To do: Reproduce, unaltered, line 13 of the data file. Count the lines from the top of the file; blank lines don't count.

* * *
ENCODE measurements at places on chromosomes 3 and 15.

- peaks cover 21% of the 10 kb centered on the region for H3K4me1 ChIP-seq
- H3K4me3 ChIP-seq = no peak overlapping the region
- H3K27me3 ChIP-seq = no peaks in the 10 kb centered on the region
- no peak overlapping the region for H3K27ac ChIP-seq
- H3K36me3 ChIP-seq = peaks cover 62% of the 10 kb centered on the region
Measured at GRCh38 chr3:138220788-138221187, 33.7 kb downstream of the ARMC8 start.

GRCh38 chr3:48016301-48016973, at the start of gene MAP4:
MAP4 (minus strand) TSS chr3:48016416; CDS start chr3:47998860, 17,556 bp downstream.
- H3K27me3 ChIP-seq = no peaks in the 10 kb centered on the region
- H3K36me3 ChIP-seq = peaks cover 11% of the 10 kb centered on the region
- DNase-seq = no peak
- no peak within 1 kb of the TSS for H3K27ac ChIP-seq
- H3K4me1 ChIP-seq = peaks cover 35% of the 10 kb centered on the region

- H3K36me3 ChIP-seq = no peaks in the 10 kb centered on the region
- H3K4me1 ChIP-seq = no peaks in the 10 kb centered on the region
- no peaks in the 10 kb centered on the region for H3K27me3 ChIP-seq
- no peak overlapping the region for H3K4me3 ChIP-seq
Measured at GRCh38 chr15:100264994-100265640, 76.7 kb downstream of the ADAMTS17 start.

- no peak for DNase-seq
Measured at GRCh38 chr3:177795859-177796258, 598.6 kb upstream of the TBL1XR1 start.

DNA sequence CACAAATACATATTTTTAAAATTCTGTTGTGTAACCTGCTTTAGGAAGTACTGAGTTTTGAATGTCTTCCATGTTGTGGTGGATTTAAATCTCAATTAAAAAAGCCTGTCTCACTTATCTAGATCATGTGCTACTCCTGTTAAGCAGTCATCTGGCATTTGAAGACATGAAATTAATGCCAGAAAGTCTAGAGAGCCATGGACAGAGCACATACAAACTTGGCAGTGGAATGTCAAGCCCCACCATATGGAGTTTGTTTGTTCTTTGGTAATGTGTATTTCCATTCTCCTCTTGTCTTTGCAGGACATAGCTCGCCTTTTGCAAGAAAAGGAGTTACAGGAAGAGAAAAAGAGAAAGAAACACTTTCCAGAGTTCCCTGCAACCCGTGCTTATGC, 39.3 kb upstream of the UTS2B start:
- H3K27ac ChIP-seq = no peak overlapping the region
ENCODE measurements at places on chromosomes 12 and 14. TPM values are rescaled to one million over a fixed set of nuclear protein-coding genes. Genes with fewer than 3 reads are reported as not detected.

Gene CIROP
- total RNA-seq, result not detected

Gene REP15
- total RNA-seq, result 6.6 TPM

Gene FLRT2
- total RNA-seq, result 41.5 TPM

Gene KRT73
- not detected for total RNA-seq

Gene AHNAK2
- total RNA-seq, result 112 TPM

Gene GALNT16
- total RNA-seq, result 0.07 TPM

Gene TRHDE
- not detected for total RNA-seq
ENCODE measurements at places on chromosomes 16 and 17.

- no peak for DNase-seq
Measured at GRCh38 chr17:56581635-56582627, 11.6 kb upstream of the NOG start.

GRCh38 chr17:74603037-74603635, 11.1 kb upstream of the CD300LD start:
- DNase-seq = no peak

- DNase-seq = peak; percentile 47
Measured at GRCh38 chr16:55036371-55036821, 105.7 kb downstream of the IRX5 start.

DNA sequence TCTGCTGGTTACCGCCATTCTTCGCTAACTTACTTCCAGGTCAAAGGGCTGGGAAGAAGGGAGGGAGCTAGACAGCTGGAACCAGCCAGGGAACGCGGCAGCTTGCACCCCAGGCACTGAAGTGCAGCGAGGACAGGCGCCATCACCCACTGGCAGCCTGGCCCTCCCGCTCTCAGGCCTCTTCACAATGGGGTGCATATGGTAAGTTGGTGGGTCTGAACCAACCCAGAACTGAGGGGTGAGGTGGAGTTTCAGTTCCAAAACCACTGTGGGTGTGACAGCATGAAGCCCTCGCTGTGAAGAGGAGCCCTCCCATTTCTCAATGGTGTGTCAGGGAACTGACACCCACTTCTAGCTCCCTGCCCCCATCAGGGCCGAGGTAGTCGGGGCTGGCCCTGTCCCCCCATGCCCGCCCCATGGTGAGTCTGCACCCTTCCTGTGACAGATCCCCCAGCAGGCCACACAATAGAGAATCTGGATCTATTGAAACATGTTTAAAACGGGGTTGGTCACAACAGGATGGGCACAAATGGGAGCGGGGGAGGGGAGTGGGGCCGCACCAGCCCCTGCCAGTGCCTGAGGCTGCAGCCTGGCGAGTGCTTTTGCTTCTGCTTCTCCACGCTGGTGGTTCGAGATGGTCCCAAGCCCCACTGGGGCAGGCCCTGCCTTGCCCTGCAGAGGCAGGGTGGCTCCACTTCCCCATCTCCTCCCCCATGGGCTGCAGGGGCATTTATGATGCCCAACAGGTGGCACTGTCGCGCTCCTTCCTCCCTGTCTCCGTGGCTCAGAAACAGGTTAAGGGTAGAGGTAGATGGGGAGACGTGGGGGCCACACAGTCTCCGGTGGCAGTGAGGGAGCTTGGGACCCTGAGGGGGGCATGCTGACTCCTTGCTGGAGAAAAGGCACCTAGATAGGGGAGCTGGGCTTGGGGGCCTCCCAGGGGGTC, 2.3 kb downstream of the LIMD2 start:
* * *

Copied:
- no peak within 1 kb of the TSS for H3K27ac ChIP-seq